Recently, CMS has adopted standardized definitions that are used to determine qualification for CPAP coverage for Medicare patients.1 (See Table 2.) According to CMS recommendations, apnea is defined as a cessation of airflow for at least 10 seconds. Hypopnea is defined as an abnormal respiratory event lasting at least 10 seconds with at least a 30% reduction in thorocoabdominal movement or airflow as compared to baseline, and with at least a 4% oxygen desaturation. However, airflow and chest movement are usually measured qualitatively in the PSG; therefore, the percent of decrease in flow or effort depends on the judgment of the scorer and interpreting physician (scoring bias).
The total number and type of apneas and hypopneas scored should be included in the report. When the number of apneas and hypopneas is divided by total sleep time, the result is the Apnea Hypopnea Index (AHI). An index can be computed in the same way for each type of breathing event (see Table 3). An Apnea Index (AI) includes only apneas per hour of sleep while the Hypopnea Index (HI) is based on total hypopneas divided by total sleep time. The Respiratory Disturbance Index (RDI) is a term used in some reports, and it is generally considered the same as the AHI. However, the more general term "respiratory disturbance" may include other breathing irregularities in addition to apneas and hypopneas depending on the definition used by the laboratory. The indices are used as a measure of the severity of sleep apnea, with higher indices reflecting increasing severity. Terms such as mild, moderate, or severe are not as useful as the actual index. In fact, no standards for mild, moderate, or severe exit. Since the effect of sleep-disordered breathing depends on factors other than the AHI (such as degree of sleep disturbance, amount of oxygen desaturation, and duration of sleep-disordered breathing events), it is simplistic to infer the severity of sleep-disordered breathing based on the AHI alone.
The use of an index controls for variations in number of events due to differences in TST and provides a more reliable measure for comparison. However, the index is extremely inflated when computed for sleep times less than 1 hour. CMS requires a minimum of 2 hours of sleep before accepting an AHI for determining treatment coverage. Generally an AHI < 5 is considered within normal limits.
Apnea and hypopnea indices can be computed for sleep position (side or back) as well as sleep state (REM vs NREM) by counting events in each condition and dividing by the total sleep time for that condition. An AHI by position is useful for treatment purposes. If the index is > 5 on the back but < 5 on the side, techniques to help avoid back sleep can be extremely effective. By contrast, a REM-related AHI > 5 with a NREM index < 5 is not useful for treatment purposes as treatment cannot be confined to the REM state. A high REM index underscores the effect of differential control of breathing during REM and the associated atonia that results in loss of rib cage musculature to aid respiration. REM sleep occurring in the supine position usually results in the most severe apnea episodes, with the longest duration and the greatest oxygen desaturation.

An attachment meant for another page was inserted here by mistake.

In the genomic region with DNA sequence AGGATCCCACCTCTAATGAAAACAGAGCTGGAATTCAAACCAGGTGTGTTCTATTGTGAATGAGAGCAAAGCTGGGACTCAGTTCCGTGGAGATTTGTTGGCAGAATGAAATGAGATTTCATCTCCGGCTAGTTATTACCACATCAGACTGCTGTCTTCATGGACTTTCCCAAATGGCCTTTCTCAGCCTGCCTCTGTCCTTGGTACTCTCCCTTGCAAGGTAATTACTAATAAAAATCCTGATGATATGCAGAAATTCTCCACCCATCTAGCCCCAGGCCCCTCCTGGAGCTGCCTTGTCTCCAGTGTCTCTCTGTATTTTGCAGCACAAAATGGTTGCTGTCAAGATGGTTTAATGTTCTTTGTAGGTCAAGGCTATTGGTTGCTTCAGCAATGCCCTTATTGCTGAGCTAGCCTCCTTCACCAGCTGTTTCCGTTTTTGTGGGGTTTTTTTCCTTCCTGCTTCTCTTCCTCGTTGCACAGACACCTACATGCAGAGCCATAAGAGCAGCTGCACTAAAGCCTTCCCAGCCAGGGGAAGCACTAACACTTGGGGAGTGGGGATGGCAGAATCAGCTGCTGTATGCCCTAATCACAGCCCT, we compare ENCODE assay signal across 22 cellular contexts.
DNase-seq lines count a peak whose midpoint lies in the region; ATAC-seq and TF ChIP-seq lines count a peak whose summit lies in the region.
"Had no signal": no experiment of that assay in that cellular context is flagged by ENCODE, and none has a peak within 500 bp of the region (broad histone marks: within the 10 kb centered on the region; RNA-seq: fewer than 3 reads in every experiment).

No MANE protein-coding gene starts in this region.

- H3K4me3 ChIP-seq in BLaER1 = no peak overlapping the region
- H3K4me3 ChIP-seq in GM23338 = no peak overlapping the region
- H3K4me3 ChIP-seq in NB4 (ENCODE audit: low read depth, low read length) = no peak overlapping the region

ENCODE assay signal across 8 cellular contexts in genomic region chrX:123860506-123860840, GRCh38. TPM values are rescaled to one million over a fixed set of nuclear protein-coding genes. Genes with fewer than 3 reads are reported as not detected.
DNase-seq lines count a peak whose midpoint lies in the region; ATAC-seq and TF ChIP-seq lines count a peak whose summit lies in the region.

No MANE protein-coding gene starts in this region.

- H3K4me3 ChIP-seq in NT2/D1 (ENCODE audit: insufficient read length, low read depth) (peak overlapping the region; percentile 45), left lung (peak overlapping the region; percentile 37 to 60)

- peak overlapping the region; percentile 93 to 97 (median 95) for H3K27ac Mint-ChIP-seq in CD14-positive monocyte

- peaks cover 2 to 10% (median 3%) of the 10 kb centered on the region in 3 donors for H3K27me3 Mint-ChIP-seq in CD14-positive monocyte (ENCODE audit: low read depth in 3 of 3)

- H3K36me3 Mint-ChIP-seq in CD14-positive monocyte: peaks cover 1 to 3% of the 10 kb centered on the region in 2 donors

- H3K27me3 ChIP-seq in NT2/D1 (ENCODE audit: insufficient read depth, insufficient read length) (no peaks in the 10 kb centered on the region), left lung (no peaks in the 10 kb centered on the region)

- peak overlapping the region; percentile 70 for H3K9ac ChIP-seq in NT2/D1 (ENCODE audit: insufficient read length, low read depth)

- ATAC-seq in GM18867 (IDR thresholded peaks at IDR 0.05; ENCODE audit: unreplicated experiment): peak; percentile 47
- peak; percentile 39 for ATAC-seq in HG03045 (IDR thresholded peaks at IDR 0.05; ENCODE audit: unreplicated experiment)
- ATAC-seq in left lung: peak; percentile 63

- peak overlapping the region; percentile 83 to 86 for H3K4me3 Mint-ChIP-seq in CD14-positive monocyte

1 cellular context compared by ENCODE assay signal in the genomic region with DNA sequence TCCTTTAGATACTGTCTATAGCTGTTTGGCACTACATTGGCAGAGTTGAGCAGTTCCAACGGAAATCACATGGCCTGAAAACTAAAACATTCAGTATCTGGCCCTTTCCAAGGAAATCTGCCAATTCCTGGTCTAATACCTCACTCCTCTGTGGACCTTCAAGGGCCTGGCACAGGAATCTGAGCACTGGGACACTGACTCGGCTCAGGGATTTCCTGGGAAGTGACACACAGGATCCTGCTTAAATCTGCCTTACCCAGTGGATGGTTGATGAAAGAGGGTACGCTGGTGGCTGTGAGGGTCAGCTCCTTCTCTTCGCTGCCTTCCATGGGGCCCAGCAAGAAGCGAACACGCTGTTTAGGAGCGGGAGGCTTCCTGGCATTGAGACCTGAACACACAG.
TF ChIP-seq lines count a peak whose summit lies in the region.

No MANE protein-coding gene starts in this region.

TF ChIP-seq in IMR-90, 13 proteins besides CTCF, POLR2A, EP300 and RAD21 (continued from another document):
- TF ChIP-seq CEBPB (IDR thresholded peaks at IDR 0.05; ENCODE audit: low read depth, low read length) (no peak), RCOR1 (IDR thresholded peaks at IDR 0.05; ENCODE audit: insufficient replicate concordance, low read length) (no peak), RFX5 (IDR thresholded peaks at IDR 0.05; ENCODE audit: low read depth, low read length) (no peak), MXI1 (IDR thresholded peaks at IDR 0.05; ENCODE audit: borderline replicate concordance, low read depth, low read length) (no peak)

Apnea and hypopneas can be associated with severe drops in oxygen saturation. The minimum oxygen saturation occurring during the night should be noted in the report. (See Table 3.) This value may be reported for the REM and NREM states independently. However, for treatment purposes, only the lowest value is needed. If oxygen during sleep falls below 88% at any time and is not associated with apneas or hypopneas, nocturnal oxygen administration may be warranted. Significant oxygen desaturation associated with apneas or hypopneas should be eliminated with effective PAP treatment in individuals without respiratory compromise. Treatment of any underlying pulmonary disease must be achieved before CPAP or oxygen therapy is initiated.
The CMS definition of hypopnea requires an associated drop of 4% or more in oxygen saturation. However, not all hypopneas are associated with oxygen desaturation. Some hypopneas produce arousals without oxygen desaturation. PAP treatment of hypopneas associated with arousals using CPAP is effective in eliminating disturbed sleep and daytime sleepiness. A definition of hypopnea that requires a degree of oxygen desaturation results in a lower reported AHI.
Arousals refer to brief awakenings (> 3 seconds) during sleep. They typically occur at the termination of apnea events as the patient awakens to breathe. Arousals may also be triggered by events such as PLMS or they may occur spontaneously. Sleepiness increases as the number of arousals increase.5-7 The sleepiness occurs even without changes in TST or stages of sleep.8 The sleep fragmentation is considered the cause of excessive sleepiness regardless of the trigger for the arousal. The number of arousals per hour of sleep is computed and reported as the arousal index. (See Table 1.) Indices greater than 20 are generally considered elevated.